When your levels are too low, consume a snack that packs in 15 to 30 grams of simple carbs. Examples include fruit, cracker, and fruit juices. I’d also recommend taking glucose tablets designed for runners.

What’s more?

Have your meter around or wear a continuous glucose monitor (CGM) to keep track of your sugar blood levels during training.

You should also track your blood sugar level post-run. If they’d lower than 100 mg/dL, have a snack to stabilize your levels.

4. Stay Well Hydrated

Running deprives your body of a lot of fluid, especially when training for a long time and/or in the heat. Unfortunately, that means you’re at a higher risk of getting dehydrated as a result.

Dehydration is common among runners, especially those running long distances and/or when the sun is out, and the temperature is high.

In fact, even mild dehydration can impact your blood sugar levels. When you’re dehydrated, the sugar in your blood becomes more concentrated, and that results in higher blood glucose levels.

When it’s the case, your kidneys will have to work double-time to deal with the excess sugar.

When your kidneys are overworked, your body eventually expels the excess glucose in your urine. The more fluids getting dragged from your tissues, the more likely you are to become dehydrated.

Here’s the full guide on staying well hydrated while running.

5. Fueling For Runners With Diabetes

Pre-run eating rules are the same whether you’re diabetic or not.

In most cases, your insulin/medication dosage would depend on the energy needed and following glucose response.

As a rough guideline, your glucose levels pre-run should be roughly 125-180 mg/dL. If your pre-run glucose fall below that range, try eating 15 to 20 grams of quick-absorbing carbs to bring it up.

However, if your levels are below 90 mg/dL, consume about 30 to 50 grams of carb to bring your levels back to normal.

So what should you have?

Most experts recommend opting for quick-acting carbs—preferably in the form of snacks—and having small amounts of protein and fat in the two to three hours before a run may minimize GI stress.

6. Short Runs

Short runs, anything between 20 to 40 minutes—can be completed with minimal impact on blood sugar levels.

This is especially the case during low to mild intensity training.

However, if your blood glucose level is higher than this range, you might not need a pre-run energy boost.

When your glucose levels are low, enough sugar and wait for your glucose levels to stabilize before running.

To err on the side of caution, I’d recommend that you take with you some form of sugar.

This is especially the case if you find it harder to spot symptoms in the middle of a run. It’s always better to be safe than sorry. I cannot stress this enough.

7. Long Runs

Long runs or any session is lasting over 60 minutes will usually require sticking to an easy conversational pace for an extended period.

As for fuel, shoot for a carb intake ranging between 1 to 4 grams per kilogram of body one to three hours before the run.

What’s more?

Keep in mind that long runs are not for beginners.  You should only try to go the distance after having developed a good cardio base and fitness from the shorter run.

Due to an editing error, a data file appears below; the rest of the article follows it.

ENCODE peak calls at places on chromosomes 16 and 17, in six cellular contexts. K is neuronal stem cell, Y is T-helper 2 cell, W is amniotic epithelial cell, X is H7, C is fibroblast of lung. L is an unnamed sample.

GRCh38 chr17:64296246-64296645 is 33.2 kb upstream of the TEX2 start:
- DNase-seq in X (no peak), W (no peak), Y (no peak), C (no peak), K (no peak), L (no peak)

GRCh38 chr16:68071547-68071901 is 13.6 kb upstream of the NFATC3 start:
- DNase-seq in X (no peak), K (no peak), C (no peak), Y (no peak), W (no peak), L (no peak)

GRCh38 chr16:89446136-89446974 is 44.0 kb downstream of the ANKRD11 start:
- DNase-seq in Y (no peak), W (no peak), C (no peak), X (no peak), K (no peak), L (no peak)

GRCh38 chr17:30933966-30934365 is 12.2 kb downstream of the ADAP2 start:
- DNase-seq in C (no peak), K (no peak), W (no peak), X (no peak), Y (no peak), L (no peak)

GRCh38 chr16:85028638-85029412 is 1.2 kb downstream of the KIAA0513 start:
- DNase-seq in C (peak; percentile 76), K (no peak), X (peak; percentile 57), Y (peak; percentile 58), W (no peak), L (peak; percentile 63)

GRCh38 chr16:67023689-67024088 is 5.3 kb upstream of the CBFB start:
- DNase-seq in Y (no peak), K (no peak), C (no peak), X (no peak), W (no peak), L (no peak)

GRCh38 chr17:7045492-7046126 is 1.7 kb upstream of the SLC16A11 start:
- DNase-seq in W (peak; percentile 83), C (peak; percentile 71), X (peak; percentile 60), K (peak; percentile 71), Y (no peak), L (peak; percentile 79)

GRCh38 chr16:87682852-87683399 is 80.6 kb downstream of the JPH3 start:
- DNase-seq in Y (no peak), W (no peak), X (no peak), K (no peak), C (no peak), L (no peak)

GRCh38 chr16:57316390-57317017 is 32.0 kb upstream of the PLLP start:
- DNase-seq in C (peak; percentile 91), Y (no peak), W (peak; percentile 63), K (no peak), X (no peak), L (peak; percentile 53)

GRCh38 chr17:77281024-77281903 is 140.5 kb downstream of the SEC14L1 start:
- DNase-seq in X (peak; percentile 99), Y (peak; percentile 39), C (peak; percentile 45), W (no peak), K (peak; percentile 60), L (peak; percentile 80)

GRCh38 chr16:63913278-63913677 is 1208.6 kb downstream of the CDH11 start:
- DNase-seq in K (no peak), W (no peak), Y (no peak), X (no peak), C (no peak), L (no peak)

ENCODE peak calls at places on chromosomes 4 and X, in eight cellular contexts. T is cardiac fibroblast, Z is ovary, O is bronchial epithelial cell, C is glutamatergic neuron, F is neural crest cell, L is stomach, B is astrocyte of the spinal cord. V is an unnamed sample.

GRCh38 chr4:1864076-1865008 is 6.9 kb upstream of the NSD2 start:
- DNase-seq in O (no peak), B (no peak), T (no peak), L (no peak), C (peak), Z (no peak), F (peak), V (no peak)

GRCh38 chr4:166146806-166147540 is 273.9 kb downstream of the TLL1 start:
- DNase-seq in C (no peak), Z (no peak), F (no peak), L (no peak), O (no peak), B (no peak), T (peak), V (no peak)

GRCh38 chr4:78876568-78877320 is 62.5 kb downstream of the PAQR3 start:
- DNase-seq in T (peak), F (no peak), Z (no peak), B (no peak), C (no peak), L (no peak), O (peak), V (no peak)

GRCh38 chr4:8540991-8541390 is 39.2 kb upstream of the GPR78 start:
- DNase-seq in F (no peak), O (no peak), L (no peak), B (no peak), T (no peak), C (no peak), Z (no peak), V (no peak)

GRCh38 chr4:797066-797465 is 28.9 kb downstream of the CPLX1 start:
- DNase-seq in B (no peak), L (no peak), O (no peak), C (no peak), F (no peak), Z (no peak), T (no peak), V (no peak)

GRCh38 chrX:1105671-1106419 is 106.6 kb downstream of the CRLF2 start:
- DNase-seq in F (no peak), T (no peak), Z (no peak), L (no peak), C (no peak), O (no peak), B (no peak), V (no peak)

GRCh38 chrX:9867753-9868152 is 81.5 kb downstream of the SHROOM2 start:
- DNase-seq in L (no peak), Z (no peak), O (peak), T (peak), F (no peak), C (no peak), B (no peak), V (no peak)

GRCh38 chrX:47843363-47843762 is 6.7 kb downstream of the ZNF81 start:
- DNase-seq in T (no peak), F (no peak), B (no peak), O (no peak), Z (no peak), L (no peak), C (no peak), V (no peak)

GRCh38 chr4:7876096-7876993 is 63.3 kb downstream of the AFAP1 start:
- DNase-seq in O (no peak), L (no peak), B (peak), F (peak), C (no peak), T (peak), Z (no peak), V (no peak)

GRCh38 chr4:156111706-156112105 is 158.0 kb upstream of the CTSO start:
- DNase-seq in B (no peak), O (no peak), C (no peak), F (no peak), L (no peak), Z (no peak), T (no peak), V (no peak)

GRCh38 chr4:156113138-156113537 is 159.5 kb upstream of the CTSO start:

Why? Pushing your body more than it can handle can lead to severe hypo.

After your run, test your blood sugar again, and it’s under 100 mg/dl, have a snack.

8. Eat On The Run

If you’re prone to low blood sugar levels, I’d recommend that your carry a form of fast-absorbing carbohydrate to manage potential blood sugar levels or hypoglycemia.

Start taking in calories 30 minutes into the run, shooting for 40 to 50 grams per hour for runs extending over one to two hours.

Have at least 60 to 90 grams for long runs lasting over two hours.

Some of the best options include:

  • Candy
  • Glucose gel
  • Glucose tabs
  • Dried fruit
  • Sports drink

9. Carry Your Medical Info

Having your medical identification—as well as your emergency contact list—is key if you’re out there for longer than an hour.

You should also inform a spouse or a friend about your whereabouts and what time they should expect to hear back from you.

Hypoglycemia is always a risk, and you should always be prepared for the worst. You never know when things can go south.

Or else, pair with a running buddy, there’s, after all, safety in numbers.

10. Pay Attention To Your Body

Telling signs of low blood sugar levels vary from person to person, but the most common ones include;

  • Dizziness
  • Shakiness
  • Light-headedness
  • Confusion
  • Hungry
  • Fatigue

Keep in mind that a lot of these symptoms can be ignored or masked on a tough run or race, thanks to the rush in adrenaline and focus that usually comes with running.

So be careful.

This is the reason you should build the habit of regularly checking your glucose levels throughout training or utilize a CGM to assess patterns. I cannot emphasize this enough.

Conclusion

There you have it! Having either diabetes type I or Type II shouldn’t spell the end to your running carrer. By taking the right measures, not only would you be able to keep running, but also improve your overall condition and health.

What’s not to like!

Thank you for dropping by.

Keep running strong.

David D.